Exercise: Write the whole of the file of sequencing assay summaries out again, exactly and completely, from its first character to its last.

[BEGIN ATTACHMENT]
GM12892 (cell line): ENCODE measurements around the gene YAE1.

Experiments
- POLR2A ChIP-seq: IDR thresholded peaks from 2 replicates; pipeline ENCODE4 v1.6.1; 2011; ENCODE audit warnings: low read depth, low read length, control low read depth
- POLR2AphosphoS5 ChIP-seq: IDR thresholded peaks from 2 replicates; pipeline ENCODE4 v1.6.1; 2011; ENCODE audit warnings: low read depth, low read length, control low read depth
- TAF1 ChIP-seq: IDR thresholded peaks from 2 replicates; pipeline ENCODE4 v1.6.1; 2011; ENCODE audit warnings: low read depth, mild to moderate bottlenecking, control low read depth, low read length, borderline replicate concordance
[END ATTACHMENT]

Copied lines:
GM12892 (cell line): ENCODE measurements around the gene YAE1.

Experiments
- POLR2A ChIP-seq: IDR thresholded peaks from 2 replicates; pipeline ENCODE4 v1.6.1; 2011; ENCODE audit warnings: low read depth, low read length, control low read depth
- POLR2AphosphoS5 ChIP-seq: IDR thresholded peaks from 2 replicates; pipeline ENCODE4 v1.6.1; 2011; ENCODE audit warnings: low read depth, low read length, control low read depth
- TAF1 ChIP-seq: IDR thresholded peaks from 2 replicates; pipeline ENCODE4 v1.6.1; 2011; ENCODE audit warnings: low read depth, mild to moderate bottlenecking, control low read depth, low read length, borderline replicate concordance